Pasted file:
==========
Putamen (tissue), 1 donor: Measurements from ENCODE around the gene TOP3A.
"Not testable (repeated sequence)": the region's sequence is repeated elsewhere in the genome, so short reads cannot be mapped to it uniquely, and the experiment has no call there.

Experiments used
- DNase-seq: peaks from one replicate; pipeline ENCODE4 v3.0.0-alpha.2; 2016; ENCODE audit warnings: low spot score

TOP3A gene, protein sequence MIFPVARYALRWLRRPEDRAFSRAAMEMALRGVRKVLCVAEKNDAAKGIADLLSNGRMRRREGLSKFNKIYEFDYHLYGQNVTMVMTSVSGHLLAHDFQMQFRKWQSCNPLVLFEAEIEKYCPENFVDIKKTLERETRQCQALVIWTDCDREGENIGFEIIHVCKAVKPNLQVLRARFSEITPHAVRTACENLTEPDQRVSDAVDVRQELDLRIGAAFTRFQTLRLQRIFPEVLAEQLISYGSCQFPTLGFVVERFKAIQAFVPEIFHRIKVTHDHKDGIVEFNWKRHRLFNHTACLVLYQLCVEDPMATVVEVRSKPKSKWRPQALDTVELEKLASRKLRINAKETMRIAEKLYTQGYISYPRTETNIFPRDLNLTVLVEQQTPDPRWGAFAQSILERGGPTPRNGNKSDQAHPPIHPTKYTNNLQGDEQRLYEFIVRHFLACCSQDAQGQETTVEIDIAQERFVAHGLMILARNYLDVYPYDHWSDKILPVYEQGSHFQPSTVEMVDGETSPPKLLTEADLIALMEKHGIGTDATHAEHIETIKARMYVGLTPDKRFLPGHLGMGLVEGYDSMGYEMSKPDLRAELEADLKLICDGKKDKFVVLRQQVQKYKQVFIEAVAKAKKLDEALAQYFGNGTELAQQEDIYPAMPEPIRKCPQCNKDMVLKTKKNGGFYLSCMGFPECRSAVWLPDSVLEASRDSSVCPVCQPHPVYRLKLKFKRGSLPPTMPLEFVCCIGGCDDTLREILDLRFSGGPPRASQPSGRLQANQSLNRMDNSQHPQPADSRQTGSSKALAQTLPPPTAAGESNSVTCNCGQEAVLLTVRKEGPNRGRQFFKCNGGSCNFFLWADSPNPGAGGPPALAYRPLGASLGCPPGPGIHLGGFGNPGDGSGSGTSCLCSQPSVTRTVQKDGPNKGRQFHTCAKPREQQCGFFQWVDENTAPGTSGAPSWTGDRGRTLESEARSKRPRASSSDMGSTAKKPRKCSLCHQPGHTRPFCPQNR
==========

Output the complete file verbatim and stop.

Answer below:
Putamen (tissue), 1 donor: Measurements from ENCODE around the gene TOP3A.
"Not testable (repeated sequence)": the region's sequence is repeated elsewhere in the genome, so short reads cannot be mapped to it uniquely, and the experiment has no call there.

Experiments used
- DNase-seq: peaks from one replicate; pipeline ENCODE4 v3.0.0-alpha.2; 2016; ENCODE audit warnings: low spot score

TOP3A gene, protein sequence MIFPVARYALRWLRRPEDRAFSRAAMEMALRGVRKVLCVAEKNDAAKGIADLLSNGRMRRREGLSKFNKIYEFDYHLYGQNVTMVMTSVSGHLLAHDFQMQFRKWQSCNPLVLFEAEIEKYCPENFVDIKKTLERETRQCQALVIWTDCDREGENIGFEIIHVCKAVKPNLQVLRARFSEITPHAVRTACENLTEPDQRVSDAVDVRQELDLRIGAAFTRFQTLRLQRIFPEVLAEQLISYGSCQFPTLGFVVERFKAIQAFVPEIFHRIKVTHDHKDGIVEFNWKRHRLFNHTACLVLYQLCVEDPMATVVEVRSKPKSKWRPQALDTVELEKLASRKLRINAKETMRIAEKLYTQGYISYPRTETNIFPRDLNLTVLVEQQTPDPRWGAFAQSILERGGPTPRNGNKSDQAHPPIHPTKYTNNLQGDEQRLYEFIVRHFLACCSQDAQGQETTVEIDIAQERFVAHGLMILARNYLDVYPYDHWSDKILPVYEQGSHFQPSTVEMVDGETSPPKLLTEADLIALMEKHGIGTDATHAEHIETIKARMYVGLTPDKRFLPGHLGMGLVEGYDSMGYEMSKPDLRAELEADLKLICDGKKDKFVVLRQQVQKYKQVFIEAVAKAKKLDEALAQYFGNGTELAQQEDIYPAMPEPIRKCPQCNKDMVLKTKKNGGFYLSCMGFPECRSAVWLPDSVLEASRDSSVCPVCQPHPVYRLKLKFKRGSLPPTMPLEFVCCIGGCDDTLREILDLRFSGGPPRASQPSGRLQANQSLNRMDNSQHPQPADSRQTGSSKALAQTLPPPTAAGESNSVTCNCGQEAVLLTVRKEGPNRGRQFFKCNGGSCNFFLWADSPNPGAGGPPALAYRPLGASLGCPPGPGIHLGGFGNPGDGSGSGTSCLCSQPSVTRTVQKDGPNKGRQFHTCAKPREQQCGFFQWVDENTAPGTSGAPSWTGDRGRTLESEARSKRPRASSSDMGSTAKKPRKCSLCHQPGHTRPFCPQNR